The novel's protagonist, Guy Montag, takes pride in his work with the fire department. A third-generation fireman, Montag fits the stereotypical role, with his "black hair, black brows...fiery face, and ...blue-steel shaved but unshaved look." Montag takes great joy in his work and serves as a model of twenty-four century professionalism. Reeking of cinders and ash, he enjoys dressing in his uniform, playing the role of a symphony conductor as he directs the bass nozzle toward illegal books, and smelling the kerosene that raises the temperature to the required 451 degrees Fahrenheit-the temperature at which book paper ignites. IN his eight years of employment, Montag even joined in the firemen's bestial sport of letting small animals loose and betting on which ones the Mechanical Hound would annihilate first.
In the last two years, however, a growing discontent has grown in Montag, a "fireman turned sour" who cannot yet name the cause of his emptiness and disaffection.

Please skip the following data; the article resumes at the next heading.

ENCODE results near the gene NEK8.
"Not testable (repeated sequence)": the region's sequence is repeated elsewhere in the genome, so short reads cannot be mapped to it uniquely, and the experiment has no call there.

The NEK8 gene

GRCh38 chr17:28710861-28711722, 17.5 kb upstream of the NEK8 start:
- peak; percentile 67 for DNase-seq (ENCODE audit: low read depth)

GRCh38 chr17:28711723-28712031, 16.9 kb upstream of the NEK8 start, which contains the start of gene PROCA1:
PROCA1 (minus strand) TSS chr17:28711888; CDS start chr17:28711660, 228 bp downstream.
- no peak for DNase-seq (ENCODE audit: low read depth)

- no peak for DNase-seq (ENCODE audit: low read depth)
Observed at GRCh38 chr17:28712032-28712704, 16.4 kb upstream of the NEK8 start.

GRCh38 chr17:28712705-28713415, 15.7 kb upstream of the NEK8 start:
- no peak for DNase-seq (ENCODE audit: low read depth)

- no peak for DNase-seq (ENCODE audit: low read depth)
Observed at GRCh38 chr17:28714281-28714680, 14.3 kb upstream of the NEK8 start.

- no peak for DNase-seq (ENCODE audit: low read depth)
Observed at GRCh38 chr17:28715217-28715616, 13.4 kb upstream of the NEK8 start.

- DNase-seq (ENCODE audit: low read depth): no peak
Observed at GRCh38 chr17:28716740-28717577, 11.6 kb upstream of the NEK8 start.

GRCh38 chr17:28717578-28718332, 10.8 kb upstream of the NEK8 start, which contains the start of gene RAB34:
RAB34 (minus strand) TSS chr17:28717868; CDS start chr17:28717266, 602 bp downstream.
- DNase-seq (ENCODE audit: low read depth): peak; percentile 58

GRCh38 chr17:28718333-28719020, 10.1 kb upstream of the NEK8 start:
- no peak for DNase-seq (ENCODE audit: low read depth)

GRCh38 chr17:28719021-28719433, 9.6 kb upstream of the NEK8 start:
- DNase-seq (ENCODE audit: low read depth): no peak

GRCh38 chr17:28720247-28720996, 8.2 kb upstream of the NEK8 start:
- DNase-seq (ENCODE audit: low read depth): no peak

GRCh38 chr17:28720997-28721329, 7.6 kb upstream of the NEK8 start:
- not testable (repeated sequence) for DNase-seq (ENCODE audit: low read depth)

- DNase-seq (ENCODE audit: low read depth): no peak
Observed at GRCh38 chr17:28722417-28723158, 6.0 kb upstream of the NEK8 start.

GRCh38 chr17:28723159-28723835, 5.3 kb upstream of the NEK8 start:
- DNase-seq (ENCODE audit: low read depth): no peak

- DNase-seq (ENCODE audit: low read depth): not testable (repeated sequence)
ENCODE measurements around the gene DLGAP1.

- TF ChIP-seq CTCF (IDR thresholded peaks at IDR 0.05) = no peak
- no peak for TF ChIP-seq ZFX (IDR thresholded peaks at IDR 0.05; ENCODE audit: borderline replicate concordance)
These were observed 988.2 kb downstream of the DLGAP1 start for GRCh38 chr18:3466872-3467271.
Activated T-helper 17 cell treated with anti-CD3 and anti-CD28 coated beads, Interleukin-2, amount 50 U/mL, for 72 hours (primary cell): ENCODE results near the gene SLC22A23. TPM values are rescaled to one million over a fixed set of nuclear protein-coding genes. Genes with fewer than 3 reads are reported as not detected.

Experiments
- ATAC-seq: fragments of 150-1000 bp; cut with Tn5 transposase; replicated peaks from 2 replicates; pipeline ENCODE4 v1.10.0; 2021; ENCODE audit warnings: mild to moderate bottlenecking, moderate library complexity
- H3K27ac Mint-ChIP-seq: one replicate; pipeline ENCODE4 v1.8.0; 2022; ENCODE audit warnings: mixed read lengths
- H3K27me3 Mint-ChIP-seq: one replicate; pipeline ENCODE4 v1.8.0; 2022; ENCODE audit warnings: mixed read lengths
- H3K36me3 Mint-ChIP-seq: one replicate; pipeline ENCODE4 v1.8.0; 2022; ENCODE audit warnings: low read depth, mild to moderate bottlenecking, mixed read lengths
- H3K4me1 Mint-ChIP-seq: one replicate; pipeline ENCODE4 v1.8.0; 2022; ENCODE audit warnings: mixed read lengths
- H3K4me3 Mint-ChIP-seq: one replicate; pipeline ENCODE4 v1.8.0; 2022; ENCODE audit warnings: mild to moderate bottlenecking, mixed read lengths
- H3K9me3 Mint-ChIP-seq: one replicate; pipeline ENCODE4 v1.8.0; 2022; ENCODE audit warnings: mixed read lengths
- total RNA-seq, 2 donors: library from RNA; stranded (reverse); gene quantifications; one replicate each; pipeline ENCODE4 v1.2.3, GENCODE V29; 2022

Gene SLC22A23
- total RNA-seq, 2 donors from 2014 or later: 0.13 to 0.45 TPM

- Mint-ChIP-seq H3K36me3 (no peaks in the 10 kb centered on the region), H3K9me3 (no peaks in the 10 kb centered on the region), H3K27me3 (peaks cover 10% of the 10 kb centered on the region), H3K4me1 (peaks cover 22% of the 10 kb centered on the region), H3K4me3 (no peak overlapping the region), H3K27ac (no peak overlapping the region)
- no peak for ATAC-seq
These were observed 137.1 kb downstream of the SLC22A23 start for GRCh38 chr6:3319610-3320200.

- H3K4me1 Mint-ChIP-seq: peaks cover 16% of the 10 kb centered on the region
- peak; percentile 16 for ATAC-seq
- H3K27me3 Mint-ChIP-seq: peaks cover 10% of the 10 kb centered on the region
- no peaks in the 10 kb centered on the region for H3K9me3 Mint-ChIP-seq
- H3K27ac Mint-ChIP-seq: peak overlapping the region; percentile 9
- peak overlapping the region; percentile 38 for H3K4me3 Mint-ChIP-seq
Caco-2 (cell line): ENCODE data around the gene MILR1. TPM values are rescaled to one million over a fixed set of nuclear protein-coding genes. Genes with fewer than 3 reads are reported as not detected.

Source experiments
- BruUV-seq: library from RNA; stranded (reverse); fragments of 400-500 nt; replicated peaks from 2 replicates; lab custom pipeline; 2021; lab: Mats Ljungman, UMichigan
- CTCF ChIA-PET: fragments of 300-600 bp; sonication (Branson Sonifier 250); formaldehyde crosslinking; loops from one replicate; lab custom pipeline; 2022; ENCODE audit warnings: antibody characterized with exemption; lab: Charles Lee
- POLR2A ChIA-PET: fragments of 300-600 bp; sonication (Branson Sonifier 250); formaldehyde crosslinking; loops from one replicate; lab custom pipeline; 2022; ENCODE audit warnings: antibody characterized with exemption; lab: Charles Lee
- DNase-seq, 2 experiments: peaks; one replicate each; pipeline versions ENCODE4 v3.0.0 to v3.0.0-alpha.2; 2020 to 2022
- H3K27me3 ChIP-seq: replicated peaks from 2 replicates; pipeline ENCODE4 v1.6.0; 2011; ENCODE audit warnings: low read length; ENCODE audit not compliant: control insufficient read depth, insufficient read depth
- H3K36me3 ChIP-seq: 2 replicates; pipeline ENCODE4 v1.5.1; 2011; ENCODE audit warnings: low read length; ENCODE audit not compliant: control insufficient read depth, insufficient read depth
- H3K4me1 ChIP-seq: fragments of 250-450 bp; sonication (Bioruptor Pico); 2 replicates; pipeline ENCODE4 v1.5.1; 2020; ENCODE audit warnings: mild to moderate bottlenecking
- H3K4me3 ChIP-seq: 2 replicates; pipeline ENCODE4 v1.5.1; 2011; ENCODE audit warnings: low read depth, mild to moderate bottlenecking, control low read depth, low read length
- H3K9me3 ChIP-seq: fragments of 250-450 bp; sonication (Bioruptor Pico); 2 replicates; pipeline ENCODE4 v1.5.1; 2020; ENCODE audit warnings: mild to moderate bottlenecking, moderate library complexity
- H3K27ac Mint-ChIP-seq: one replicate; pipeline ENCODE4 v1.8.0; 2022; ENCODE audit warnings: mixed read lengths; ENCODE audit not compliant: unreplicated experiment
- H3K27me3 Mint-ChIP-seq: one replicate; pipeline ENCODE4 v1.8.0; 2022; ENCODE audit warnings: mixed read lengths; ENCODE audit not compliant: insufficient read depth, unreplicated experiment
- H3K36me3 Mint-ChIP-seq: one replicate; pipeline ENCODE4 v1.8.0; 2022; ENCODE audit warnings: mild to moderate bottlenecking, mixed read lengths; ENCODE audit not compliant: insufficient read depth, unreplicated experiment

He characterizes his restless mind as "full of bits and pieces," and he requires sedatives to sleep. His hands, more attuned to his inner working than his conscious mind, seem to take charge of his behavior. Daily, he returns to a loveless, meaning less marriage symbolized by his cold bedroom furnished with twin beds. Drawn to the lights and conversation of the McClellan family next door, he forces himself to remain at home, yet he watches them through the French windows.
Through his friendship with Clarisse McClellan, Montag perceives the harshness of society as opposed to the joys of nature in which he rarely partakes. When Clarisse teases him about not being in love, he experiences an epiphany and sinks into despair that characterizes most of the novel. He suffers guilt for hiding books behind the hall ventilator grille and for failing...